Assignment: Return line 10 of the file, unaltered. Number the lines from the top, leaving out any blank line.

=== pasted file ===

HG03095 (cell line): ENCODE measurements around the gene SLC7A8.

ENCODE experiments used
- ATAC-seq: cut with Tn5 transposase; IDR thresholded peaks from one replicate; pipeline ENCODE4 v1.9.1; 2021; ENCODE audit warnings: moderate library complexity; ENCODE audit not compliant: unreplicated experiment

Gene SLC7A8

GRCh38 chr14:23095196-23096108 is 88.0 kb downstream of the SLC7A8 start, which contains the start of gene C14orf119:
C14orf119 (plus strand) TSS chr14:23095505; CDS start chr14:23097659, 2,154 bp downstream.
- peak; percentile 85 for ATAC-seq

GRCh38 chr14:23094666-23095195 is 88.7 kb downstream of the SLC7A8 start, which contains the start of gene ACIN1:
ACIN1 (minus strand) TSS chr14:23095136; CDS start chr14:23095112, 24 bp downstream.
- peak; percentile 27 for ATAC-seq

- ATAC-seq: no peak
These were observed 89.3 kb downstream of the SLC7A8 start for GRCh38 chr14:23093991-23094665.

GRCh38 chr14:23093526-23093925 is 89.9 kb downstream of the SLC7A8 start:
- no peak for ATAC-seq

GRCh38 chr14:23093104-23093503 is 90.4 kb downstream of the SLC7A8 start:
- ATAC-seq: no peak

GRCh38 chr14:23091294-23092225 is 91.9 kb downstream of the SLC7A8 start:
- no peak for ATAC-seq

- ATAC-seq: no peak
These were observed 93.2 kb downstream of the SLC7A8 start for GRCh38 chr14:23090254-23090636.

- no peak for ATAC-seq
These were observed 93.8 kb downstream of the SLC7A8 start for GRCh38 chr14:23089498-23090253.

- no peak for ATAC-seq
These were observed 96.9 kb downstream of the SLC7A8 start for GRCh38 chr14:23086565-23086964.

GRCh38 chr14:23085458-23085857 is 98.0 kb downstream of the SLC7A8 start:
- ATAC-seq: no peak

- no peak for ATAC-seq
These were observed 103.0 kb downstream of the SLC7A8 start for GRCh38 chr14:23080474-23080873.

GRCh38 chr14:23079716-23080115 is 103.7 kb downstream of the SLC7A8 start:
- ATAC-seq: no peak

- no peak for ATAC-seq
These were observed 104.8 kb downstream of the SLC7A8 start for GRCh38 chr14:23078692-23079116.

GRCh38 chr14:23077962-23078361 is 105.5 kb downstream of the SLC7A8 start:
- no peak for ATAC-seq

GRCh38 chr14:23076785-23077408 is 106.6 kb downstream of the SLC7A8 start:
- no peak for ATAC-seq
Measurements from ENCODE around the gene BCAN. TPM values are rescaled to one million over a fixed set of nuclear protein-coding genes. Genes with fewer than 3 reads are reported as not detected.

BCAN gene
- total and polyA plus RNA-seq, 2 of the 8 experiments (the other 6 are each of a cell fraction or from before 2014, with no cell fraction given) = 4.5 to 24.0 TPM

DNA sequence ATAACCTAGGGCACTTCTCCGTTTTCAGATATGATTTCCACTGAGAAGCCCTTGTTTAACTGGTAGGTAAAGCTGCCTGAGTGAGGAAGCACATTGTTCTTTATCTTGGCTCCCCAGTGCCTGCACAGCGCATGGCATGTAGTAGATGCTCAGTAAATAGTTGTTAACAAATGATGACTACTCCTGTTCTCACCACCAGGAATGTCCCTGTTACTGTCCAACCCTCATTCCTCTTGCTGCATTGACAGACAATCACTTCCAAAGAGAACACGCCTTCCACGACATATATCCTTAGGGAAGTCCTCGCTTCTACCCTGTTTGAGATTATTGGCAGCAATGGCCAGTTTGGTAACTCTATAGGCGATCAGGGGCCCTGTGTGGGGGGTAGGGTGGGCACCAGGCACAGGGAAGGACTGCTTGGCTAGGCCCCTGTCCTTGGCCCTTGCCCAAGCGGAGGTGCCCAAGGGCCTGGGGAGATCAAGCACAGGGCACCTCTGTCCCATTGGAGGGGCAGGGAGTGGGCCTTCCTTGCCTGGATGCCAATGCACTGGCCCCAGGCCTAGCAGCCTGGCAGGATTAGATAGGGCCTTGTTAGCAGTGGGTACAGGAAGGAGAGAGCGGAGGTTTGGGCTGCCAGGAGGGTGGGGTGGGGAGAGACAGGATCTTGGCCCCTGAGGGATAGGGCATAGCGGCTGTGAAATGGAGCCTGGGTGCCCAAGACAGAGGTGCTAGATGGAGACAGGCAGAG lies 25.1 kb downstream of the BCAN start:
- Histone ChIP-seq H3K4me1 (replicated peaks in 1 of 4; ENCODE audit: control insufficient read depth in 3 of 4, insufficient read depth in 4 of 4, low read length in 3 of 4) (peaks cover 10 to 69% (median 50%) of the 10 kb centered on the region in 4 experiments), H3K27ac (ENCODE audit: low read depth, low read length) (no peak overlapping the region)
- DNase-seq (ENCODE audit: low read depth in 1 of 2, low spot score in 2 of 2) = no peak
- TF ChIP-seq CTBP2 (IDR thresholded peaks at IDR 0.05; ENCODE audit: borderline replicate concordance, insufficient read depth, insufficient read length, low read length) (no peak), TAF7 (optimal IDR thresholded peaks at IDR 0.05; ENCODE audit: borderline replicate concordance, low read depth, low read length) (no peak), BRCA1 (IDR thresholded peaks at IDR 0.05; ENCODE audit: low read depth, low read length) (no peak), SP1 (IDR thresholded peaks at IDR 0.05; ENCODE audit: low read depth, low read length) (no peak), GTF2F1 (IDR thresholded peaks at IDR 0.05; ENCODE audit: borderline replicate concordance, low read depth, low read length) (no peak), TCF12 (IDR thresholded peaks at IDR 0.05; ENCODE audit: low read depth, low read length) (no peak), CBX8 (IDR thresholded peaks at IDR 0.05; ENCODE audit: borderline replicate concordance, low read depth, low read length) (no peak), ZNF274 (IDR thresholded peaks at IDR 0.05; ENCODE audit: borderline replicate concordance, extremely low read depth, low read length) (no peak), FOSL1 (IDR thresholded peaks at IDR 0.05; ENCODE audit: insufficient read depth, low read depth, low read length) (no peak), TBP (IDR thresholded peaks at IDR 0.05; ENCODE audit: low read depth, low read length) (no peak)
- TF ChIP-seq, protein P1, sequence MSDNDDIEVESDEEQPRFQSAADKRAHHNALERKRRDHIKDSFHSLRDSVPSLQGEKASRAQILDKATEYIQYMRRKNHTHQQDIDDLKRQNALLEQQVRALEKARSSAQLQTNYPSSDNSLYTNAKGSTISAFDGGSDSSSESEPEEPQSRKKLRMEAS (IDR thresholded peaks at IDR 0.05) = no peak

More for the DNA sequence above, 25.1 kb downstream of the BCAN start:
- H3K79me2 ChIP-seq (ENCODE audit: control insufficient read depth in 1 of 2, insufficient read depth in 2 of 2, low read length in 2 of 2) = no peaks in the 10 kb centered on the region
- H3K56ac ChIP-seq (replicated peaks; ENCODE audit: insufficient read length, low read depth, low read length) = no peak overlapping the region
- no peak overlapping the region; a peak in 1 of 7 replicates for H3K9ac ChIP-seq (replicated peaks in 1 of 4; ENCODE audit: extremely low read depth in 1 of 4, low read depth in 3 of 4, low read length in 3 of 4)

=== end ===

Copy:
- peak; percentile 27 for ATAC-seq